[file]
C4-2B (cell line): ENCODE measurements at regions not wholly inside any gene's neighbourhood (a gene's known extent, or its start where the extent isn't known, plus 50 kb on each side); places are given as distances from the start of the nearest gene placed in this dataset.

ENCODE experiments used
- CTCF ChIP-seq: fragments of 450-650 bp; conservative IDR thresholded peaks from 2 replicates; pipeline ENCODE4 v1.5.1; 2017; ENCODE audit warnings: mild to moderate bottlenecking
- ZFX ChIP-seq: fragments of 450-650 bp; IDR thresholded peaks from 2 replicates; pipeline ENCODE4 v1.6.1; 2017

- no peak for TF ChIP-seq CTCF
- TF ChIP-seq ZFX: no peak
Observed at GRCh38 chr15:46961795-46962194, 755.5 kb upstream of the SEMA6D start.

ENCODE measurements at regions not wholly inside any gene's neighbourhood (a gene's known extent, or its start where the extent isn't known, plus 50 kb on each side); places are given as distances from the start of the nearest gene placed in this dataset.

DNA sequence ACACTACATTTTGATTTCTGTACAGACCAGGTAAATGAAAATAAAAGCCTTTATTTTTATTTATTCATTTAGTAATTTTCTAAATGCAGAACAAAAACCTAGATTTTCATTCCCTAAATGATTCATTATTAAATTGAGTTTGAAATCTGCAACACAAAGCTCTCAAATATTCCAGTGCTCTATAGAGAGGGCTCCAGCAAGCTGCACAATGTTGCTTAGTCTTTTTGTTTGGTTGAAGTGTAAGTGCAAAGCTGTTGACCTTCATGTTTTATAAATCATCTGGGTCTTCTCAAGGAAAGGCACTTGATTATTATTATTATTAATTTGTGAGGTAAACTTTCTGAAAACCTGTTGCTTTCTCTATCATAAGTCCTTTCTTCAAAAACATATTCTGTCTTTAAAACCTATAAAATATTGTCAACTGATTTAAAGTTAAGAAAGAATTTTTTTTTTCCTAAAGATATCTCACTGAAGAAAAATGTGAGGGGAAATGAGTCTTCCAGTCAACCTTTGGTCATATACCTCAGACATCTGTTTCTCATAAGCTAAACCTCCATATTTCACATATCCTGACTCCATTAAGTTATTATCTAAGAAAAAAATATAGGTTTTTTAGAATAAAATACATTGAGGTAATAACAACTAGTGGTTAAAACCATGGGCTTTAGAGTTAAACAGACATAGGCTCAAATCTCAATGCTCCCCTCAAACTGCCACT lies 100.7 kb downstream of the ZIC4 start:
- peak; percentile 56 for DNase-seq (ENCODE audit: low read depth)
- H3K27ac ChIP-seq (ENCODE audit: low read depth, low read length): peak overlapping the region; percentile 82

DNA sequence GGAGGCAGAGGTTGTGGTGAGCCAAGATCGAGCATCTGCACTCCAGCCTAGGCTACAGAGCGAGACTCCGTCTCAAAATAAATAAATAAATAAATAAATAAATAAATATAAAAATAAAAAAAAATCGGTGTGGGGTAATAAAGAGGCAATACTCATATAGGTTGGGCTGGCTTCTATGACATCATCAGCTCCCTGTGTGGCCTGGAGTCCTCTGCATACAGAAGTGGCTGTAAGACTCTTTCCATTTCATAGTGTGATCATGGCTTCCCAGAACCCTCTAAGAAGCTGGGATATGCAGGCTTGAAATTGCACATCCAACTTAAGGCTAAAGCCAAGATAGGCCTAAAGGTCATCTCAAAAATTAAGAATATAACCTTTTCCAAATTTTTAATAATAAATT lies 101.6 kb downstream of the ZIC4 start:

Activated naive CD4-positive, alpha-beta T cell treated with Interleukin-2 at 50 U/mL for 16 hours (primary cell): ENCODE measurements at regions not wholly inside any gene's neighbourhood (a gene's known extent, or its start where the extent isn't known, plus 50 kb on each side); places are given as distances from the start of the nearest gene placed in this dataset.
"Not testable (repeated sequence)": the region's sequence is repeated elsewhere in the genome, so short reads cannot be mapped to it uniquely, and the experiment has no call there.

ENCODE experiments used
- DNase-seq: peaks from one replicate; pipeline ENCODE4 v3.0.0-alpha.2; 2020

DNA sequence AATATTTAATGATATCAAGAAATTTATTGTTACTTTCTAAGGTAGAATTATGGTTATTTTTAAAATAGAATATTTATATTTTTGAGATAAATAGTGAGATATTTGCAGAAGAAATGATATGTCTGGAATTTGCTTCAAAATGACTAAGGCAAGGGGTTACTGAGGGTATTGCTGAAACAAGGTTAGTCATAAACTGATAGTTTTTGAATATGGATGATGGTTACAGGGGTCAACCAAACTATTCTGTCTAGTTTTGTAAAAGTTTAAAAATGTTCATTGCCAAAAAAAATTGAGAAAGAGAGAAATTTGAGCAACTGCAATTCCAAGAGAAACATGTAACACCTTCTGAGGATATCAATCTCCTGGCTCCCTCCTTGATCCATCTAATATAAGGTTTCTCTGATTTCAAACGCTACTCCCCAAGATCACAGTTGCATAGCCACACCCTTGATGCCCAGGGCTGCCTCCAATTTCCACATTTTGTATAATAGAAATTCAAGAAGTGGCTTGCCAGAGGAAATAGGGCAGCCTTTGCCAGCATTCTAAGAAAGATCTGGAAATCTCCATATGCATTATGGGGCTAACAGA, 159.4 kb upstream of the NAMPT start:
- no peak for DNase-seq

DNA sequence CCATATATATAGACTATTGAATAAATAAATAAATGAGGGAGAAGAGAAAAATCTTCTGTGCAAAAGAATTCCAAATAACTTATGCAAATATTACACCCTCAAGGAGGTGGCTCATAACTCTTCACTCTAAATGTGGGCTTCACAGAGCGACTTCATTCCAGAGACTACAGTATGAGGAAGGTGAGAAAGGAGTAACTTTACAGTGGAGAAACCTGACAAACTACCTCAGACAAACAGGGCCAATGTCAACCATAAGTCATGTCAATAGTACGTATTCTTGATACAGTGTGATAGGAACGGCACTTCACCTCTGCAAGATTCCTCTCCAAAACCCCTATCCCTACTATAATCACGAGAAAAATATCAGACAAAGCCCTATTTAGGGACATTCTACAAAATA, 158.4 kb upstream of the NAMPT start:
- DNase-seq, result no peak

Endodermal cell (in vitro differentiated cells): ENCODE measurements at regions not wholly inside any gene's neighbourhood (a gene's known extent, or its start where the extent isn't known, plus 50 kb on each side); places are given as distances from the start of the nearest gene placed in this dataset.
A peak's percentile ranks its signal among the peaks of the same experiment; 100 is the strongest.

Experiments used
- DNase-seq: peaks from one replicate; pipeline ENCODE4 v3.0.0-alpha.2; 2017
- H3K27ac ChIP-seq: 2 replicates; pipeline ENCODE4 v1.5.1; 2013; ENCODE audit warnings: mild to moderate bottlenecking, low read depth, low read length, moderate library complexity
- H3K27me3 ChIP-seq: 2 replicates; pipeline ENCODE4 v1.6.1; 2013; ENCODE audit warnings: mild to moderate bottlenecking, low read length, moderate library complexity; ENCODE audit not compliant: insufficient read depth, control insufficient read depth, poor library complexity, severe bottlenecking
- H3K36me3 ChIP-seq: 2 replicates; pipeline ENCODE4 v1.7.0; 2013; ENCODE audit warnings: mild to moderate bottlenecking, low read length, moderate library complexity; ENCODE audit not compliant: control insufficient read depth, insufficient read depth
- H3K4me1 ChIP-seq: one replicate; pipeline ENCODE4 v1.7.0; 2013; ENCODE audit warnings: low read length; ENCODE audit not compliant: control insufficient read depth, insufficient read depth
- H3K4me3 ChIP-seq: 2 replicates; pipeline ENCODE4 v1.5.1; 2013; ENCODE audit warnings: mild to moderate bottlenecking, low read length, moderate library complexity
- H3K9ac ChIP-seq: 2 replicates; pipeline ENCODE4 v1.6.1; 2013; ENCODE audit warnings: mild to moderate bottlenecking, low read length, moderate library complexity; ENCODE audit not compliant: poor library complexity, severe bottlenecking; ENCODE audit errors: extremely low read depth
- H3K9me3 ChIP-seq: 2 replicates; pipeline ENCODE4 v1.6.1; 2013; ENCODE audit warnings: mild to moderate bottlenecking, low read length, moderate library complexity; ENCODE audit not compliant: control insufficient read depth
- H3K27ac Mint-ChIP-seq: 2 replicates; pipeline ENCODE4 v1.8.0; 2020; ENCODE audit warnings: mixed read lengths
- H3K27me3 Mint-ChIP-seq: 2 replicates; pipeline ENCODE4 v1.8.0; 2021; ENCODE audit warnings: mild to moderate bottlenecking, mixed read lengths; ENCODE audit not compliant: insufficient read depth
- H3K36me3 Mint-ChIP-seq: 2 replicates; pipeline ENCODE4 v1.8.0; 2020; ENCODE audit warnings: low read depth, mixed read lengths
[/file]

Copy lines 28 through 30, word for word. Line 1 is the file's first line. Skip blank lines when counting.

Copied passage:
- H3K4me1 ChIP-seq: one replicate; pipeline ENCODE4 v1.7.0; 2013; ENCODE audit warnings: low read length; ENCODE audit not compliant: control insufficient read depth, insufficient read depth
- H3K4me3 ChIP-seq: 2 replicates; pipeline ENCODE4 v1.5.1; 2013; ENCODE audit warnings: mild to moderate bottlenecking, low read length, moderate library complexity
- H3K9ac ChIP-seq: 2 replicates; pipeline ENCODE4 v1.6.1; 2013; ENCODE audit warnings: mild to moderate bottlenecking, low read length, moderate library complexity; ENCODE audit not compliant: poor library complexity, severe bottlenecking; ENCODE audit errors: extremely low read depth